No Friend But The Mountains: seeking the human in asylum

By Mira Harrison | Posted: Monday October 7, 2019

No Friend But The Mountains is an extraordinary book by a remarkable author. Behrouz Boochani has now won four major Australian literary prizes – including the 2019 Victorian Prize, worth $125,000 – for his first-hand account of his asylum-seeking journey. The Kurdish writer’s manuscript was painstakingly tapped into thousands of text messages on a cell phone from within Manus Prison, where he has been held captive since 2013. Omid Tofighian, who translated the messages from Farsi, describes the experience of working with Boochani as being ‘rich with multiple narratives’ as they consulted, collaborated and constructed the text for publication. Working oceans apart, these two academics – one a researcher at Sydney University; the other a writer, journalist and scholar held in an Australian offshore prison – developed close bonds.

Prison writing is one possible genre this book could fall into. Boochani and Tofighian have refused to call Manus a detention centre, refugee camp, or other name which might soften the harsh reality that Manus is a prison, where innocent people have been kept against their will under inhumane conditions. The descriptions of life inside Manus Prison compare with those in Nelson Mandela’s Long Walk to Freedom, or Aleksandr Solzhenitsyn’s One Day in the Life of Ivan Denisovich. All are extraordinary accounts of extraordinary experiences. They are harrowing, yet enlightening to read, helping us value our everyday freedoms and the basic human rights we take for granted.

Beyond the subject matter, however, there are few similarities with other examples of prison literature. Boochani has written a book which is much more than a narrative of imprisonment. In No Friend But The Mountains, he employs a range of styles which straddle other genres, including biography/lived experience, journalistic, philosophical, literary non-fiction and poetry. This has been described as ‘anti-genre’, and while difficult to categorise, it is certainly a very creative work. The use of poetic verse, interspersed in the narrative text, is a powerful tool that evocatively levitates the distressing real-life story. During his description of the traumatic boat journey from Indonesia, after all on board nearly drown, Boochani writes:

Realisation of one’s mortality
Traversing through the mysterious labyrinth of death
Subsides our fears and conjures up our most beautiful moments
By embracing life
Death becomes even more terrifying and horrific
Death and life are two sides of the same coin
Death follows on from life
And death is the sweetest form of life.

This extraordinary element of Boochani’s writing both concentrates the sadness and shock invoked by the biographical text and yet somehow also soothes us. In recalling and relating his experiences, Boochani is a calm observer, detached and isolated on his grim journey. This challenges the expected narrative of refugees bonding together in their quest to seek a life free from persecution, with long-term friendships forged by life-saving camaraderie. Boochani shows us this is not how it is. He describes life as an asylum-seeker as being part of a Kyriarchal System (a term borrowed from feminist theory, derived from the Greek word ‘kyrios’, meaning ‘lord’ or ‘master’) which turns prisoners against each other and ingrains deep hatred between people. In unsafe boats on dangerous seas, in filthy prisons run by oppressive governments, it is every man, woman or child for themselves. “For me,” writes Boochani, “isolation and silence are the greatest gifts I could ask for.”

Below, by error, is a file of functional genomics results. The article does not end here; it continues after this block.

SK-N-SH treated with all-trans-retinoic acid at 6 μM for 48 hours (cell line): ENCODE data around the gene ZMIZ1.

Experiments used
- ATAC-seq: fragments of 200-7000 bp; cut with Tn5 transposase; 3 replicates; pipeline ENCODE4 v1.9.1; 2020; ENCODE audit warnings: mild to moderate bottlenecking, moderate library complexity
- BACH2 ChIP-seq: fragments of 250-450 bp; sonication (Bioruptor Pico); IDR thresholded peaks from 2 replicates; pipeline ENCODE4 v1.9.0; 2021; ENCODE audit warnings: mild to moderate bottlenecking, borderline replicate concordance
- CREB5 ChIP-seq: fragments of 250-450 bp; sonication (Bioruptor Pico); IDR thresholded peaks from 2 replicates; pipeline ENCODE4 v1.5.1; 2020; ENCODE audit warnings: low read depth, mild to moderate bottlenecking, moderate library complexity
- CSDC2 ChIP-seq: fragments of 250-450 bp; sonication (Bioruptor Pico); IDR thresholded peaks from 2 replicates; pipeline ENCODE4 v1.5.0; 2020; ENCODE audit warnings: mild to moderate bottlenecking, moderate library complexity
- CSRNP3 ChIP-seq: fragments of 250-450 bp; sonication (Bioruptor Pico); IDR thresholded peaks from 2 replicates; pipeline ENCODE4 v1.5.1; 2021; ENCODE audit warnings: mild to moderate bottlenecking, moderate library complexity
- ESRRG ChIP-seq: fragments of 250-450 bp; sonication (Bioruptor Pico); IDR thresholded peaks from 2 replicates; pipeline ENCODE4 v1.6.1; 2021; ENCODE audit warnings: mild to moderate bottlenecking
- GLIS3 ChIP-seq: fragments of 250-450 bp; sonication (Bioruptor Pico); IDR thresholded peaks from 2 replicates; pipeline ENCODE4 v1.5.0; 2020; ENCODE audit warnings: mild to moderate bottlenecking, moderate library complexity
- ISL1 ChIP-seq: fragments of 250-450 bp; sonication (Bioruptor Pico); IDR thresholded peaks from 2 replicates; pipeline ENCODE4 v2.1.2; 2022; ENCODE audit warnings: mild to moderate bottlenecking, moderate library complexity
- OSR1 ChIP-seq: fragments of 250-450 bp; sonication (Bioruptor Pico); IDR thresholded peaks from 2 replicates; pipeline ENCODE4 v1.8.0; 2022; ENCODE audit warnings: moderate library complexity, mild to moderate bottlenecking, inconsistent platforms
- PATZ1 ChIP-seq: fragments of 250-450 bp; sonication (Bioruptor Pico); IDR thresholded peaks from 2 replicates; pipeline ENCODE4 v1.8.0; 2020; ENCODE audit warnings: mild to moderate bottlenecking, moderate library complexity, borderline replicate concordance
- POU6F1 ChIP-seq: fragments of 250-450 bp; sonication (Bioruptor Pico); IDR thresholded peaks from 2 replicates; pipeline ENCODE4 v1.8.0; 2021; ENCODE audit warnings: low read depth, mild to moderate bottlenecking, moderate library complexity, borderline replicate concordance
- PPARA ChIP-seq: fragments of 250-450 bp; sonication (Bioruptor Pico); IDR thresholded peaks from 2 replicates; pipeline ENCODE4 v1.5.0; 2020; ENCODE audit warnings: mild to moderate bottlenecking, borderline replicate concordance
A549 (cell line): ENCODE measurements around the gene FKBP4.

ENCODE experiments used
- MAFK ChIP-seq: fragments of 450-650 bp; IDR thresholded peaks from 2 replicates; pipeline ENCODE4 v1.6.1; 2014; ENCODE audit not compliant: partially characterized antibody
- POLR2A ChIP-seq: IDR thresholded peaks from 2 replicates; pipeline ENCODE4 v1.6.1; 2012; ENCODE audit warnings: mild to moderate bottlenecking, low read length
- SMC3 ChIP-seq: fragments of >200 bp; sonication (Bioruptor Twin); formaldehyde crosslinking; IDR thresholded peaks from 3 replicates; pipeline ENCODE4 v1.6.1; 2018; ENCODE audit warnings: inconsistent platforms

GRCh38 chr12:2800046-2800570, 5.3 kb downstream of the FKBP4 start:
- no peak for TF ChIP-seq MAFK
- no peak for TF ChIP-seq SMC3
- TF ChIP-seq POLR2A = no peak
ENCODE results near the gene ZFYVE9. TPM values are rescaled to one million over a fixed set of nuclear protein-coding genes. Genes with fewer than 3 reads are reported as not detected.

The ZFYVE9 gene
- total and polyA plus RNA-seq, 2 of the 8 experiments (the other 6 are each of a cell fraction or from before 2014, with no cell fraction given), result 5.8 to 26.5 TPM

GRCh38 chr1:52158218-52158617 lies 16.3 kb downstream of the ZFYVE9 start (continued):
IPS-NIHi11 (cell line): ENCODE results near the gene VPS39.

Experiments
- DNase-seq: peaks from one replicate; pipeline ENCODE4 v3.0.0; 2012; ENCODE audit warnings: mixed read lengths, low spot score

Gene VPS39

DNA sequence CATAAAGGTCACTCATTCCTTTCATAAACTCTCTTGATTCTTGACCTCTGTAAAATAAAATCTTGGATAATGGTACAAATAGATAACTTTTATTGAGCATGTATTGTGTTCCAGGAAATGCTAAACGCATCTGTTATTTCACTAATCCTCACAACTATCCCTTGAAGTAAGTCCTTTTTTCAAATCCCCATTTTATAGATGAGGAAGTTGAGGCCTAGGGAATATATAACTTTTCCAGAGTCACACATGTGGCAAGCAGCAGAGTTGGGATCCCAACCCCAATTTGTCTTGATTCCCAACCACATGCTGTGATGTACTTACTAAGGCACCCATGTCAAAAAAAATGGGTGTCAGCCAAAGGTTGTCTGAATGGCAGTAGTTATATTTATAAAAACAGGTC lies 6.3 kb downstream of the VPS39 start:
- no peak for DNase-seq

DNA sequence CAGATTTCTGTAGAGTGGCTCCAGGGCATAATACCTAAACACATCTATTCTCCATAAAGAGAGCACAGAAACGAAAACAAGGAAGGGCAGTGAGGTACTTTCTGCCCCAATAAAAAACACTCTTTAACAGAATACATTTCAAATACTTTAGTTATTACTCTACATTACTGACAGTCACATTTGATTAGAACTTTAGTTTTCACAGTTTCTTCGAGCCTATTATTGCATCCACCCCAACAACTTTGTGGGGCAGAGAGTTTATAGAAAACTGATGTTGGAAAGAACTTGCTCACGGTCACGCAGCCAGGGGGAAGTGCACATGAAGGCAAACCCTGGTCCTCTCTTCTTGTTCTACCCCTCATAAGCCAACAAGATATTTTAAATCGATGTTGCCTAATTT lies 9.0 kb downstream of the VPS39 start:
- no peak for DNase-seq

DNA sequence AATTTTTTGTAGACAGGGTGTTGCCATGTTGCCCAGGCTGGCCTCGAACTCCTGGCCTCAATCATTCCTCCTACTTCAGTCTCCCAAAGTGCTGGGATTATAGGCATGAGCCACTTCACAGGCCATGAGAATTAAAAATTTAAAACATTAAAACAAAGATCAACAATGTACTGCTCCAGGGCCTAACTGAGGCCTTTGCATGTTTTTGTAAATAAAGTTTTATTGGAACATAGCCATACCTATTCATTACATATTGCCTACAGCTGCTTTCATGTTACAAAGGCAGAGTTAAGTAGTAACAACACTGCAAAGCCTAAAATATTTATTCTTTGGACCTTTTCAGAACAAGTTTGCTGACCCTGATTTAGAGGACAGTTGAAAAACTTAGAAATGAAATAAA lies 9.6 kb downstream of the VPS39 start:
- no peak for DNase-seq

Other refugee writers have described similar feelings of detachment and a desire for belonging. In his introduction to The Displaced: Refugee Writers on Refugee Lives, Pulitzer Prize-winning author Viet Thanh Nguyen states:

"Many writers, perhaps most writers or even all writers, are people who do not feel completely at home. They are used to being people who are out of place, who are emotionally or psychically or socially displaced to one degree or another…”

He would know: Nguyen was one of the 1970s’ ‘Vietnamese Boat People’. He is now a Professor of English, Comparative Literature, American Studies and Ethnicity at the University of Southern California.

It would be fascinating to convene an international panel of refugee writers to discuss how stories of asylum-seeking are told, but the sad truth is that at this time Behrouz Boochani is unable to leave Manus Island. Unlike Mandela or Solzhenitsyn, he has not yet been set free, regimes have not yet changed. Despite Boochani’s innocence, his academic and creative talent – and his book winning Australia’s premier literary prize – that country’s government continues to treat him like a criminal, stating he will never be resettled on their shores. As other prison writing exposed the brutality of other nations, No Friend But The Mountains sheds light on Australia’s inhumane treatment of refugees. It provides a shocking account of vulnerable people kept in unsanitary and dangerous conditions, denied their basic human rights, including medical care. Finally, this book is extraordinary for another reason: Boochani and Tofighian have not only told the story of a terrible journey, but have also given us lyrical and poetic insight in what it means to be human.

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